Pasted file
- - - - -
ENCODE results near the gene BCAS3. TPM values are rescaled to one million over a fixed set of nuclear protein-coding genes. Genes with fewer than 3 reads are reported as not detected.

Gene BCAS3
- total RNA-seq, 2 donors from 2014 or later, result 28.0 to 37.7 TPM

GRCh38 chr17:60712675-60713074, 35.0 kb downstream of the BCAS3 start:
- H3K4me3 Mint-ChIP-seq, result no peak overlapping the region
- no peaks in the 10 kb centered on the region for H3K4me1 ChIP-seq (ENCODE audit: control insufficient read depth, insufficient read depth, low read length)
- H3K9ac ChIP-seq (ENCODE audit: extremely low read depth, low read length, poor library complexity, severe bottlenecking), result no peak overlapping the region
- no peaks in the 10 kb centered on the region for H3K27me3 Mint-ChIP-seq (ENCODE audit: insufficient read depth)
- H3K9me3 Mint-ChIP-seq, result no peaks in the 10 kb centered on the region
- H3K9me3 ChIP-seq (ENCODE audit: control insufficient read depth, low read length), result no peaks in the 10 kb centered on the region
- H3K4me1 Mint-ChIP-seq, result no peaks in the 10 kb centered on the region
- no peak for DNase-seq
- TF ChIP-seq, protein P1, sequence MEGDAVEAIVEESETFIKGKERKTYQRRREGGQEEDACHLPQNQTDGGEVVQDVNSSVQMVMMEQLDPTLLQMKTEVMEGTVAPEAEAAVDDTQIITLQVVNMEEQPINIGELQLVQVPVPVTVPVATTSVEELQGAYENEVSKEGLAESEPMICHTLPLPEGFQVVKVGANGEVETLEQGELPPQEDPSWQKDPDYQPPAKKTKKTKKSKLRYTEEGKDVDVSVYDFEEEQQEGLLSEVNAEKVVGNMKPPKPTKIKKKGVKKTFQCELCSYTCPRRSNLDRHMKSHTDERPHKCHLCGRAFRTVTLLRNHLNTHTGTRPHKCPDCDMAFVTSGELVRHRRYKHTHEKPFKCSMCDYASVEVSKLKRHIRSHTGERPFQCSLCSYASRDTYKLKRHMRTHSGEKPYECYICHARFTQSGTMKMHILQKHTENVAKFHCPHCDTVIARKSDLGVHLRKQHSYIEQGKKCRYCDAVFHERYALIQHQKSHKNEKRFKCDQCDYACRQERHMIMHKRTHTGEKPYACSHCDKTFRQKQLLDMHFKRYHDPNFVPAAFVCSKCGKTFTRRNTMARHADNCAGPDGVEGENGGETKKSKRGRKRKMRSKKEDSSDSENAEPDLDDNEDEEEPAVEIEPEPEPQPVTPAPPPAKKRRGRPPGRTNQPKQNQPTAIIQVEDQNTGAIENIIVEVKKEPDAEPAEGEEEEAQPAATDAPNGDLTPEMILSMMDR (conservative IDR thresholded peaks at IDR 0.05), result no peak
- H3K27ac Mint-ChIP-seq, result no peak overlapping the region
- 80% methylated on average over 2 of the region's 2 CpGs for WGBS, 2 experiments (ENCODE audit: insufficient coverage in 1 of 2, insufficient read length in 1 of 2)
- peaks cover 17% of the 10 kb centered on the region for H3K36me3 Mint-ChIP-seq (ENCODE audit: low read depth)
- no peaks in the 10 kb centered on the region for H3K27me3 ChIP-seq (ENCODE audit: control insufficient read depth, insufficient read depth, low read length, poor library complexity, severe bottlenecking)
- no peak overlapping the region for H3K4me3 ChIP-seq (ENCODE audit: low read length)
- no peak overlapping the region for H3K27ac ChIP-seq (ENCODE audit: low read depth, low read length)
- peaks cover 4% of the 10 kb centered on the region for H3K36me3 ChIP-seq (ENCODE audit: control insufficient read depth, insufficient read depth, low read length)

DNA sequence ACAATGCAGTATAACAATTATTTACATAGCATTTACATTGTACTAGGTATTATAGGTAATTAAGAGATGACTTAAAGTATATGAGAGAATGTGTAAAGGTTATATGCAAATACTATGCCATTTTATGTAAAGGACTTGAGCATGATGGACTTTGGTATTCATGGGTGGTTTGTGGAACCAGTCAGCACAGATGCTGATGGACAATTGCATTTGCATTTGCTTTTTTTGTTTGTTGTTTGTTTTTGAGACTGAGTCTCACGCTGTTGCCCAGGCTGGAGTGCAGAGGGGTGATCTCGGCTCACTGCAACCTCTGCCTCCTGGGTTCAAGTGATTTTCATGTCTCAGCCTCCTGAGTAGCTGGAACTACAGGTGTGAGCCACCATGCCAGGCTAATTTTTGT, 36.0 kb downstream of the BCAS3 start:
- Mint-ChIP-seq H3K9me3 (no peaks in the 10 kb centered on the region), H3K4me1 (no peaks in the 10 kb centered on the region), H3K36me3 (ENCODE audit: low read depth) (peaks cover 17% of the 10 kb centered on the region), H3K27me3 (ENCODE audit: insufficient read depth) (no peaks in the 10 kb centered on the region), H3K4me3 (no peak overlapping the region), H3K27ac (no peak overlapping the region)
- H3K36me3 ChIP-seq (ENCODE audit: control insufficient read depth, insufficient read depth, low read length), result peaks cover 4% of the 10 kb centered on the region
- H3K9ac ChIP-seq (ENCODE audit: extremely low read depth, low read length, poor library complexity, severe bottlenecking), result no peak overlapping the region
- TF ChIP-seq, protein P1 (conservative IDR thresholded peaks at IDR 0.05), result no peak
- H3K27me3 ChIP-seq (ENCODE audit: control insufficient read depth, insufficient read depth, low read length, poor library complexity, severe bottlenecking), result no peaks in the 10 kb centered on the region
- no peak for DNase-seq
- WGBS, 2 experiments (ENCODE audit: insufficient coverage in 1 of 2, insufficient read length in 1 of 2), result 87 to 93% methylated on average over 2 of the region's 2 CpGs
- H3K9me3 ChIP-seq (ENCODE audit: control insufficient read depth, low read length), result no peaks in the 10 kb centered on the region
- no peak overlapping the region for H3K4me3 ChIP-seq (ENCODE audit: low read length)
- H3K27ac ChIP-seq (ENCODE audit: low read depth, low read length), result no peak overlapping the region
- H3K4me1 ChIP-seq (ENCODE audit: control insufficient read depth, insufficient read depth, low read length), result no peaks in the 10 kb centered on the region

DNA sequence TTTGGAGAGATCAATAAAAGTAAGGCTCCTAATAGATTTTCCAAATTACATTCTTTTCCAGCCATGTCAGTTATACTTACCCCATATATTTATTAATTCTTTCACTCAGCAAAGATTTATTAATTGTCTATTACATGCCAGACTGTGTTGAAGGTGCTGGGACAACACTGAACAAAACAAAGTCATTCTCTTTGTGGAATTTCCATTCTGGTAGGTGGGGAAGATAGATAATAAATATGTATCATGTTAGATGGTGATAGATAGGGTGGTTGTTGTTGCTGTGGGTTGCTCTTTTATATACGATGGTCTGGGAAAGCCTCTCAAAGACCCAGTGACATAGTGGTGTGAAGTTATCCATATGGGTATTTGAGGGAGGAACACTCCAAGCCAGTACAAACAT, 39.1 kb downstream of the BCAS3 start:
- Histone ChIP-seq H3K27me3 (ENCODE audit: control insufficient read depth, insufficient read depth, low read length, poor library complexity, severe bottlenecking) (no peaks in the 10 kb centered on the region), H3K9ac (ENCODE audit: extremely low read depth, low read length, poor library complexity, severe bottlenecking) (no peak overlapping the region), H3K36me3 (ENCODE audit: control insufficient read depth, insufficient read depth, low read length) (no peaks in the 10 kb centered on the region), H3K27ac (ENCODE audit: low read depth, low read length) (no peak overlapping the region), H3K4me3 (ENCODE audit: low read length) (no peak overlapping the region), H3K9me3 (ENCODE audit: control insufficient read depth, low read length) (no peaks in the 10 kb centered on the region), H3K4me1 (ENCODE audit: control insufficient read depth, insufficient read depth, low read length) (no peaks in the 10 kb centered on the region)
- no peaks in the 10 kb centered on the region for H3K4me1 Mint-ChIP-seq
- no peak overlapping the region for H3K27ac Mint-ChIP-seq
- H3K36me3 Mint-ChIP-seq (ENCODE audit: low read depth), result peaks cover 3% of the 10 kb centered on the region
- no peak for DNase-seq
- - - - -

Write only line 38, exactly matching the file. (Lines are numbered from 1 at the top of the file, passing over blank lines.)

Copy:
- no peak for DNase-seq